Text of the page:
NATO’s Hard Road Ahead
The Greatest Threats to Alliance Unity Will Come After the Madrid Summit
THE masses of the French people simply did not understand what was happening to them when the German military machine rolled across the Loire and, with hardly a pause, down to Bordeaux and the Pyrenees. In those horrifying days of June 1940 there was almost no news either on the radio or in the press. Almost nobody tried to analyze the causes of the disaster. The pain of the moment was too acute, the catastrophe was too brutal, to permit generalizations or long views; immediate personal worries monopolized the thoughts of almost everyone. France fell, and lay in a kind of stupor.
When people did think, it was not old Marshal Pétain alone who imagined that a new world was about to be born, and that it might not be such a bad one after all. The Marshal told the French people -- and each one of them in his heart wished to believe it -- that the Germans were, after all, men like other men; that peace could not at any rate be harsher or more terrible than war; and that the sacrifices which the Germans would exact would be only temporary. Sooner or later there would be a resurgence of French life and what had been lost would be regained. So the peasant returned to the land, ready to work to earn that peace which the armistice had brought dimly into view.
Only slowly and gradually, when it became apparent that the Germans had no intention of treating France as a free and independent country, did French resistance begin to take shape. The peasants in the occupied territory were the first to realize the fact. They had seen the Germans arrive, smiling and with hands outstretched; they had read the posters on the walls of the town halls inviting "the abandoned population to trust the German soldier;" they had been prepared to believe them. But the day after the entry of the German troops, the mayor of each community was summoned before the Kreiskommandant, usually a haughty reserve officer, to hear a lecture in broken French. While the mayor stood, the Kommandant told him that the Germans and the Führer wished the French no ill, but that from now on they would have to change their way of living. Frenchmen were lazy and dirty; this had to stop. In future, the roads and villages were to be kept spick and span. France was to be put on a rational basis of production, under German supervision. It was fallow ground; the Germans were going to see to it that it became fertile and productive.
This first contact with the occupation authorities brought a feeling of disillusionment to all the peasants in the occupied territory, and this grew into antagonism as the Germans started to interfere with their daily life. German time was imposed -- two hours ahead of the sun -- and a system of requisition and control established. The French peasant, always resentful of any interference either from above or from outside, began to hate the invader profoundly. Appeals from Vichy urging him to collaborate fell on deaf ears. The Germans had humiliated him, had intruded on his personal domain. This he would not accept and could not forget.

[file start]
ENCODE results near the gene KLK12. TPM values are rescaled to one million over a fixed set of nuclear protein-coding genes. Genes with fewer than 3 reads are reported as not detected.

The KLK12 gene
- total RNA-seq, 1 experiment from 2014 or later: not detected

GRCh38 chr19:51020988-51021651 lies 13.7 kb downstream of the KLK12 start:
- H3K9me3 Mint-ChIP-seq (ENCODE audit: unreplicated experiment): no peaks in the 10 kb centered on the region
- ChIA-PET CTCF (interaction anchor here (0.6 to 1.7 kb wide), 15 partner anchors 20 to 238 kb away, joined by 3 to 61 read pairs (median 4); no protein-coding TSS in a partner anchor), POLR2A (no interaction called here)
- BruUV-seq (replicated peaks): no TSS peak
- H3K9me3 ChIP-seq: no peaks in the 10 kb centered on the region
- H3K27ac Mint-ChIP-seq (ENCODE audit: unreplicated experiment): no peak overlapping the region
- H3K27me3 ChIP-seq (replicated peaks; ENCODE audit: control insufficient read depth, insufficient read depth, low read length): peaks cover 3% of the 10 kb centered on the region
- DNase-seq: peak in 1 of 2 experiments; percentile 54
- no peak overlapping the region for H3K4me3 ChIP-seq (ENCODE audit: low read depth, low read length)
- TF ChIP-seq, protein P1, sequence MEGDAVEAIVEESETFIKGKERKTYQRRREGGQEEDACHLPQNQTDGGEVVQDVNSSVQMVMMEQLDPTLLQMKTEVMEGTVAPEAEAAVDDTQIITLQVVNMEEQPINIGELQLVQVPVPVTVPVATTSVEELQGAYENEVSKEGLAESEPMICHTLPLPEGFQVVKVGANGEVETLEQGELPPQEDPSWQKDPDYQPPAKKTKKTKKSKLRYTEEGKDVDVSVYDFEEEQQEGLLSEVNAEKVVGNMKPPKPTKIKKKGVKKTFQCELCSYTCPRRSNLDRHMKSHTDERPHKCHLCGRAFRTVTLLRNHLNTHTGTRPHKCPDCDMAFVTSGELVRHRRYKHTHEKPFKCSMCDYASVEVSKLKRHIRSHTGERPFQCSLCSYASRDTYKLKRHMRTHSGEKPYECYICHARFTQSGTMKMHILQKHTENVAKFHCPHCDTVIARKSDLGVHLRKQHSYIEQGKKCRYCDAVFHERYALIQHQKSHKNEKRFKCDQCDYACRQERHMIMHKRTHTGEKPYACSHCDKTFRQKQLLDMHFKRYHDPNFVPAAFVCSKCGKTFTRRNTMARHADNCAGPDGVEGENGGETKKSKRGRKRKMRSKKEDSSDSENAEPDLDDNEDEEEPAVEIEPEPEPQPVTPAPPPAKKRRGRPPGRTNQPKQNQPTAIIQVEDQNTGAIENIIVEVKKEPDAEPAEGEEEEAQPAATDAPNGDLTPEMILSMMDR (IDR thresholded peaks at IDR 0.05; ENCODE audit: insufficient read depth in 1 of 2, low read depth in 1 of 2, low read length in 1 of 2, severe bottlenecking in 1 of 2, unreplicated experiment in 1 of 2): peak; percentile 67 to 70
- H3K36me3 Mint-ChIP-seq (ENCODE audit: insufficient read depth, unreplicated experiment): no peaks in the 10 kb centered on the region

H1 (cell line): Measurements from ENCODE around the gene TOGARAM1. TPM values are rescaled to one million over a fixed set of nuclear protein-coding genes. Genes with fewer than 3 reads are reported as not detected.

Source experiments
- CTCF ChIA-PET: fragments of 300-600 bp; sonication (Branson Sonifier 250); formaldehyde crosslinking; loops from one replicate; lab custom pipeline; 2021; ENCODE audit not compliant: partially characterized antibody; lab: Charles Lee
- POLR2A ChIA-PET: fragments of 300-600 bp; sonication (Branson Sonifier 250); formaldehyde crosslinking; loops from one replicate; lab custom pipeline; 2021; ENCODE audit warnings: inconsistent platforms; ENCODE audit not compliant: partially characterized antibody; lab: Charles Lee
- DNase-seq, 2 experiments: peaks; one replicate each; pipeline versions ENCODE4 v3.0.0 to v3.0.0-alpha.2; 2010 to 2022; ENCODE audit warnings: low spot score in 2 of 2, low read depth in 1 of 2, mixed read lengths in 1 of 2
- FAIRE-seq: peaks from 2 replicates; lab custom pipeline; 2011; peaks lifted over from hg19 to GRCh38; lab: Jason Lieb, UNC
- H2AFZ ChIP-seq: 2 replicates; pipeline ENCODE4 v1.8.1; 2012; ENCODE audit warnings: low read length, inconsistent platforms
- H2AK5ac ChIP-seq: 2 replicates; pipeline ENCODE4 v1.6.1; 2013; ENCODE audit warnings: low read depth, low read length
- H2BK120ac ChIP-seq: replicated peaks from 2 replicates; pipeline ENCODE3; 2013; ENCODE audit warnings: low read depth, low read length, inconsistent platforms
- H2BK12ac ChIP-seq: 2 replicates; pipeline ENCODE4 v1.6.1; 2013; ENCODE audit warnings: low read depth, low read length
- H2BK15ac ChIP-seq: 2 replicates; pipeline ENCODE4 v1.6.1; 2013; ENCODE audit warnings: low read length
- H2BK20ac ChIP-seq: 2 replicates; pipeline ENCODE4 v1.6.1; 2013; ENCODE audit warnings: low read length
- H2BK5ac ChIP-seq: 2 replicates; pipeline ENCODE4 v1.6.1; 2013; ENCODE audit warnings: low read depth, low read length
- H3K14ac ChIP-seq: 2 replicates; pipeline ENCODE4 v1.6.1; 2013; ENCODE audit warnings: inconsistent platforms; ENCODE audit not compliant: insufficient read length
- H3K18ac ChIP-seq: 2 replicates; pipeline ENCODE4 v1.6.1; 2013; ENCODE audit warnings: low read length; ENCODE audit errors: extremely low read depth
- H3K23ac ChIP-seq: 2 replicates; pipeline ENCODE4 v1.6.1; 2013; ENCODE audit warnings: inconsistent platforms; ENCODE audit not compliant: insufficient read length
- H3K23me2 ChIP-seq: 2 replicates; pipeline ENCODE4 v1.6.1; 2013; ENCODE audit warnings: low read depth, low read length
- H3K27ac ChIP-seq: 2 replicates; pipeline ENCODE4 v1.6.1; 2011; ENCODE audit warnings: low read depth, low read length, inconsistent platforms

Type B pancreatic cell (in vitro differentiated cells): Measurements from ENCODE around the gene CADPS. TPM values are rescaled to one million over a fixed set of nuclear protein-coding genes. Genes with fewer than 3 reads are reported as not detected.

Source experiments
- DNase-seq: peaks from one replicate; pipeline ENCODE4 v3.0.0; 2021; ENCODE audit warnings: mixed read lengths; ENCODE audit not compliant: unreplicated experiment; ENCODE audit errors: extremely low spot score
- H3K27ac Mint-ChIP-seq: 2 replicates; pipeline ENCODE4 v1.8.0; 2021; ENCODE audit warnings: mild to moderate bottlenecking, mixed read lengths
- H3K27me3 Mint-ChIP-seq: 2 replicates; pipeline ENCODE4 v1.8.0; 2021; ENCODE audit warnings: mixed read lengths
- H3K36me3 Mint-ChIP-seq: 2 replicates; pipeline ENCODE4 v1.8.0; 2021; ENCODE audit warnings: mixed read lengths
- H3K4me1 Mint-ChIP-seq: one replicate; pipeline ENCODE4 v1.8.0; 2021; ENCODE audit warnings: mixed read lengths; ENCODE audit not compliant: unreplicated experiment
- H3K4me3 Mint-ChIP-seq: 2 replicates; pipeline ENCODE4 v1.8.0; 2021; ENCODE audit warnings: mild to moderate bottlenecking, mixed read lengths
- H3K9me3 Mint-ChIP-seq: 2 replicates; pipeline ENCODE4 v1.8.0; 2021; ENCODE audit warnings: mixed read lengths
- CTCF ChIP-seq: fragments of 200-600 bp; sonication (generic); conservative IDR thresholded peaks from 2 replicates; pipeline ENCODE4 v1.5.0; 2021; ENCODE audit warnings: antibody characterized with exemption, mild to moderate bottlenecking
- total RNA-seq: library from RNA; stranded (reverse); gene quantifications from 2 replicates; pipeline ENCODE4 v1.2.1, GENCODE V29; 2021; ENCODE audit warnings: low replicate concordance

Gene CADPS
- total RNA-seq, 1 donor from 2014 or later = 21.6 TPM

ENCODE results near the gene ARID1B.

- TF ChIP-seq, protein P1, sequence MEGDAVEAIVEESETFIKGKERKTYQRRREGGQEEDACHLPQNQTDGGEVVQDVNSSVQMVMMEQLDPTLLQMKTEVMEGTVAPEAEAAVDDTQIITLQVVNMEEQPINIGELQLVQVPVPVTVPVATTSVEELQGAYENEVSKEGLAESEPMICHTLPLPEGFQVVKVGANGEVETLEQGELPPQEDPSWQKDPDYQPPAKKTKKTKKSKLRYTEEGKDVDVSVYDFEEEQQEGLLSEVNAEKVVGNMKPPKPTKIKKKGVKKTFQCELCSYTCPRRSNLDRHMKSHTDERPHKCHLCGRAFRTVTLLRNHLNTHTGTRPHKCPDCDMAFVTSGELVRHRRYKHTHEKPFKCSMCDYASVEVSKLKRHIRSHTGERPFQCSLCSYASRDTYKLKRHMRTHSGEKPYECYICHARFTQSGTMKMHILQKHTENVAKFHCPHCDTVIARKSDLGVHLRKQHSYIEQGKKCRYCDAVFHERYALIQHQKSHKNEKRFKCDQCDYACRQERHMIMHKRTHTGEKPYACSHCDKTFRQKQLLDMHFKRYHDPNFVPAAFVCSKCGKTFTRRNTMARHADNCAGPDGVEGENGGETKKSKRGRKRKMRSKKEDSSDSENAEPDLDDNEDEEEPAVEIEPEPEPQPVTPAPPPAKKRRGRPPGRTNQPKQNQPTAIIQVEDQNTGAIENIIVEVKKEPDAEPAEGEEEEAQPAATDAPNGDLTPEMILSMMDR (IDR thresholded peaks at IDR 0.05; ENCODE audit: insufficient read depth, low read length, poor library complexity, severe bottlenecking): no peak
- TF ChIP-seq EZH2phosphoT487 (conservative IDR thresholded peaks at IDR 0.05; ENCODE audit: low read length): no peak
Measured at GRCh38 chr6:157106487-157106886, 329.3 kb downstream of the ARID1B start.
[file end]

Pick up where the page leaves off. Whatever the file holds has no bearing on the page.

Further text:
One or two German companies of troops settled down in each of a thousand little French villages. The town hall became the Orts-Kommandantur, the best buildings were used as barracks, and everywhere the nicest rooms were requisitioned for the officers and non-coms. Before dawn each morning the village would be wakened by the strident call of the bugle and, peering from behind their window curtains, the inhabitants could see the small garrison lined up on the main square of the village and could hear the shouted commands of the little Nazi lieutenant and watch the jerky motions of the soldiers. The peasant clenched his fists in silence. Later, when it was dark, he repaired to the nearby woods to oil the automatic gun which he miraculously had found on the road one evening in June and which he now was keeping for a better day.
The hostility between the French peasants and the occupying forces took on a new character as soon as the troops were withdrawn from the little villages and concentrated at strategic points throughout the country. This happened early in 1941, when fresh troops were needed for the Russian campaign, then already in preparation. From that time on the resistance of the peasants almost everywhere in occupied France took on the form of sabotage of agricultural production. It has continued and increased. Each farmer plants and cultivates only enough for his own immediate needs because he knows with absolute certainty that any surplus would be used to feed, not his starving compatriots, but the German Army. The repeated appeals of the old Marshal and of his associates for increased agricultural production have been in vain. Now that the French peasant has seen the enemy at close range he will never assist him in any way to dominate France.
The people of the cities took much longer than the peasants to realize that the Germans were oppressors and not collaborators. When the workers returned to their factories and found that their old labor organizations had ceased to exist they blamed the fact on some of their union leaders and on the former Socialist and Communist politicians who had betrayed them -- or so they thought, for they had no newspapers of their own to give them the facts. "Why resist?" many of them said. "The first thing is to live." Soon, however, they learned who it was that was responsible for the way things were. It was the Germans who had ordered that wages should remain at the prewar level notwithstanding the great increase in the cost of living. It was the Germans who seized the cattle arriving at slaughter-houses in the cities and the vegetables and potatoes which were shipped to the central market in Paris. But the Germans ruthlessly suppressed any and every attempt at organization in the plants, and soon most of these were under complete German control: the French worker had no choice but to submit.